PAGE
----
Supreme Court’s Historical Analysis of Enhanced Damages

The following is a verbatim recitation of the Supreme Court opinion’s historical analysis of enhanced damages except that citations are omitted (to shorten it).  We provide this here given the importance that the Court’s decision gives to its historical discussion in guiding future enhancement decisions.


Enhanced damages are as old as U.S. patent law.  The Patent Act of 1793 mandated treble damages in any successful infringement suit.  In the Patent Act of 1836, however, Congress changed course and made enhanced damages discretionary, specifying that “it shall be in the power of the court to render judgment for any sum above the amount found by [the] verdict … not exceeding three times the amount thereof, according to the circumstances of the case.”  In construing that new provision, this Court explained that the change was prompted by the “injustice” of subjecting a “defendant who acted in ignorance or good faith” to the same treatment as the “wanton and malicious pirate.”  There “is no good reason,” we observed, “why taking a man’s property in an invention should be trebly punished, while the measure of damages as to other property is single and actual damages.  But “where the injury is wanton or malicious, a jury may inflict vindictive or exemplary damages, not to recompense the plaintiff, but to punish the defendant.”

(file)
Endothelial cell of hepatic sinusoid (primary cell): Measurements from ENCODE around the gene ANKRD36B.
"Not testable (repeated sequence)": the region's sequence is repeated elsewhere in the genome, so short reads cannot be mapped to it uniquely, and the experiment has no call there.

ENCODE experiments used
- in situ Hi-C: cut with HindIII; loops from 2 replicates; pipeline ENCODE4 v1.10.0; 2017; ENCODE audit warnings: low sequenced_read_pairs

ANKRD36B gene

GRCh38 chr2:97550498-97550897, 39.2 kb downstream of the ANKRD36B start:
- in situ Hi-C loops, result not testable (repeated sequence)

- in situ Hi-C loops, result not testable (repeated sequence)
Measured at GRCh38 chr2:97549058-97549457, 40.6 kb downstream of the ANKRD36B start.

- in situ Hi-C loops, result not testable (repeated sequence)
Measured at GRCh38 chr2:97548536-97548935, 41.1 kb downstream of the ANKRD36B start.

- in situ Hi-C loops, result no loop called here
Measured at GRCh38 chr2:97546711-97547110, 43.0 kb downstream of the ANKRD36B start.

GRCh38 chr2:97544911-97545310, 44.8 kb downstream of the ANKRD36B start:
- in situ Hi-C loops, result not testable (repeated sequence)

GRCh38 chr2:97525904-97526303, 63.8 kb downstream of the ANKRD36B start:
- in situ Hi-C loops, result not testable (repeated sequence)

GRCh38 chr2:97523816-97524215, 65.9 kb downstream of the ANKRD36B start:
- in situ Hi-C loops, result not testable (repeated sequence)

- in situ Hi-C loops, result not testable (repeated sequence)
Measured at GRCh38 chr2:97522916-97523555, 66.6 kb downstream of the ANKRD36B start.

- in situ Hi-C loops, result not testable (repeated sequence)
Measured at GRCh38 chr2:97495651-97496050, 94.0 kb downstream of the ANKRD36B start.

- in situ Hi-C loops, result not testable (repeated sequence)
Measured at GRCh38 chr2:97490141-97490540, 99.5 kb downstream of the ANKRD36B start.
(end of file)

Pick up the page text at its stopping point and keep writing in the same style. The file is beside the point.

The Court followed the same approach in other decisions applying the 1836 Act, finding enhanced damages appropriate, for instance, “where the wrong [had] been done, under aggravated circumstances,” but not where the defendant “appeared in truth to be ignorant of the existence of the patent right, and did not intend any infringement.”

In 1870, Congress amended the Patent Act, but preserved district court discretion to award up to treble damages “according to the circumstances of the case.”  We continued to describe enhanced damages as “vindictive or punitive,” which the court may “inflict” when “the circumstances of the case appear to require it.  At the same time, we reiterated that there was no basis for increased damages where “[t]here is no pretence of any wanton and wilful breach” and “nothing that suggests punitive damages, or that shows wherein the defendant was damnified other than by the loss of the profits which the plaintiff received.”